ACT Party leader Rodney Hide says Maori get too much preferential treatment and he has criticised the National Party for what he calls separatist and racist policies.
About 100 party faithful gathered in Auckland for ACT's annual conference on the weekend.
Mr Hide told media ACT is concerned by policies such as the Marine and Coastal Area Bill, the secret signing of the United Nations Declaration on Indigenous Rights and the establishment of the Maori Statutory Board on the Auckland Council.
He says ACT, one of the Government's support partners, believes every citizen should be equal.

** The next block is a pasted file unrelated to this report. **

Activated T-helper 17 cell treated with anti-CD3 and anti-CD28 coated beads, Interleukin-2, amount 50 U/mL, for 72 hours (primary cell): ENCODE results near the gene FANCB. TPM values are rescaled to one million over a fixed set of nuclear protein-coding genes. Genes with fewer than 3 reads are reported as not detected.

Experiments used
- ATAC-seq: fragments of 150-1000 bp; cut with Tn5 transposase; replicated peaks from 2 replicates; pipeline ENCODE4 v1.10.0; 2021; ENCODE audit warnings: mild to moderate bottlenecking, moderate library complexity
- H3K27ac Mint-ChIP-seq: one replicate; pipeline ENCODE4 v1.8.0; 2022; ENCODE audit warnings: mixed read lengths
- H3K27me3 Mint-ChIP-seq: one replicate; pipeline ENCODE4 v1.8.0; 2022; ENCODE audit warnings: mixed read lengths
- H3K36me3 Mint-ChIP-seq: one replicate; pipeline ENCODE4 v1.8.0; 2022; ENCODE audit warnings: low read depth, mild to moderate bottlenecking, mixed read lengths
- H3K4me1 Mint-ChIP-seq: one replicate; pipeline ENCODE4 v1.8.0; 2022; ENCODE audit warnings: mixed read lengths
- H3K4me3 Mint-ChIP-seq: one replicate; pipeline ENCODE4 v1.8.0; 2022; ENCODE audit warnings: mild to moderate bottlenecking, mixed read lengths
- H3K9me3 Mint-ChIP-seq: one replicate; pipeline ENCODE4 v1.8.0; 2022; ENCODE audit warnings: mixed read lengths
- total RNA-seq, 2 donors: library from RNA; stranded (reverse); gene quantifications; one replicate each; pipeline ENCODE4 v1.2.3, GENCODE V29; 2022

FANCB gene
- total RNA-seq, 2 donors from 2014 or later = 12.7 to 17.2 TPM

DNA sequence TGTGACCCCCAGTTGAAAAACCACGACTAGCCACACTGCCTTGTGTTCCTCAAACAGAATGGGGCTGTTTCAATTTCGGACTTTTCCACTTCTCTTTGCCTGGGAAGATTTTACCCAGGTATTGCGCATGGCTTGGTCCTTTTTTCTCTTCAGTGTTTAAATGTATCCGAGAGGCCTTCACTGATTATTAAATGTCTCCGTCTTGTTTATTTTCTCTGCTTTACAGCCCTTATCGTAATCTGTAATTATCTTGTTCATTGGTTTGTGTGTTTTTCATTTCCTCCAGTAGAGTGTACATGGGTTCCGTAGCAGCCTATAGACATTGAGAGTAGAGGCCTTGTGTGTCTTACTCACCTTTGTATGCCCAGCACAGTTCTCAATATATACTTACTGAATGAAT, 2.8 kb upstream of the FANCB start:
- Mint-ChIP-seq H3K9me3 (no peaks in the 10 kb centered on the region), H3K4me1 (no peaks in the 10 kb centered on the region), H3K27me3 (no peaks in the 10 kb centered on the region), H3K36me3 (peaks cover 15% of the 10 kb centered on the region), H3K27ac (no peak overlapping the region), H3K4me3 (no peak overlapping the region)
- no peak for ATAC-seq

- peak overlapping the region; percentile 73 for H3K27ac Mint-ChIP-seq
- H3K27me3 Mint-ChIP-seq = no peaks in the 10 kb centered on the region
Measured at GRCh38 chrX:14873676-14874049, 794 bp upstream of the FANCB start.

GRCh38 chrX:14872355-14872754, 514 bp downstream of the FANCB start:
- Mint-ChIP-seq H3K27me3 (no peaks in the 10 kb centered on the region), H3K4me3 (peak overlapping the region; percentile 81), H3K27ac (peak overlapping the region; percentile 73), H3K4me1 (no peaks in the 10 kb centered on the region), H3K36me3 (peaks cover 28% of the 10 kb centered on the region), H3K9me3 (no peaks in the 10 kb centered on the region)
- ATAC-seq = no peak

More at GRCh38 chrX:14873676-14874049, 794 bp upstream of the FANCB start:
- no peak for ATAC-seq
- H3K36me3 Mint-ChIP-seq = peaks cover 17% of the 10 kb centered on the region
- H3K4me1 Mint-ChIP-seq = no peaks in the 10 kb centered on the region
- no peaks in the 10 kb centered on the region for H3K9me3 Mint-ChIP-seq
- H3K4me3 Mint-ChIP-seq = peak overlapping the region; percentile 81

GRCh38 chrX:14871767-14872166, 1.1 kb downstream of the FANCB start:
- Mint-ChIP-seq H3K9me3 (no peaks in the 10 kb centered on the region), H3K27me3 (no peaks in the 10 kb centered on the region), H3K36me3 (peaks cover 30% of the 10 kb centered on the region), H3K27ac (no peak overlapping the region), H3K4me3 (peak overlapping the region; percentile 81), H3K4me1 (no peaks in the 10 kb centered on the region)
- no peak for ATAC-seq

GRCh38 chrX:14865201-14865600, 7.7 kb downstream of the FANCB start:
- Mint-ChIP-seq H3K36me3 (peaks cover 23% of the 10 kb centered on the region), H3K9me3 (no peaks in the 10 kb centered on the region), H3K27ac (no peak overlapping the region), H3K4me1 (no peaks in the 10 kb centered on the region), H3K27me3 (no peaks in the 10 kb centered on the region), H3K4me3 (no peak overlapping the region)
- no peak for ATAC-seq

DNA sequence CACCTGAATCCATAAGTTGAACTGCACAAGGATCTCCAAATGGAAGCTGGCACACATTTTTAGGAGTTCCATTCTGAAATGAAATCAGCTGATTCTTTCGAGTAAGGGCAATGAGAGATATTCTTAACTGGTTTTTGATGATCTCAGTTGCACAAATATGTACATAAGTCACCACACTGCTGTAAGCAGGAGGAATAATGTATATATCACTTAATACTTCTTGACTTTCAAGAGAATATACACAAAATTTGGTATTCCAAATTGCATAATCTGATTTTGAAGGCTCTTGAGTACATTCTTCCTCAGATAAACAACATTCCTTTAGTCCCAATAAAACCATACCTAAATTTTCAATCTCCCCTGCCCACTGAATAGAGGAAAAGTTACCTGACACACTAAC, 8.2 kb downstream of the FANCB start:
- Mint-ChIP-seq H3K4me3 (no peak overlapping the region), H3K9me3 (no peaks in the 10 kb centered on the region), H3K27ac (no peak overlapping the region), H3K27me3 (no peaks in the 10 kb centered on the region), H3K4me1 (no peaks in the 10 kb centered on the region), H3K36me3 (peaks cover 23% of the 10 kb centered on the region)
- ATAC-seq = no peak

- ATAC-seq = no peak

Mr Hide says National supporters are disenfranchised by its race-based policies because the party campaigned for three elections on one law for all.
ACT accused of racist politics
Maori broadcaster, Willie Jackson, says the ACT Party has engaged in racist politics to the detriment of New Zealand.
Mr Jackson has been a guest speaker at ACT's annual conference.
He says ACT's policy of one law for all denies that Maori should have a special place in New Zealand law, which they were promised under the Treaty of Waitangi.
Mr Jackson says many politicians have played the race card over the years including New Zealand First leader, Winston Peters, former National Party leader, Don Brash, ACT founder, Sir Roger Douglas and ACT leader, Rodney Hide.
He says ACT has honed in on the ignorance and the worst instincts of New Zealanders.
But Mr Hide denies ACT is turning to populist politics by raising concerns about race-based politics.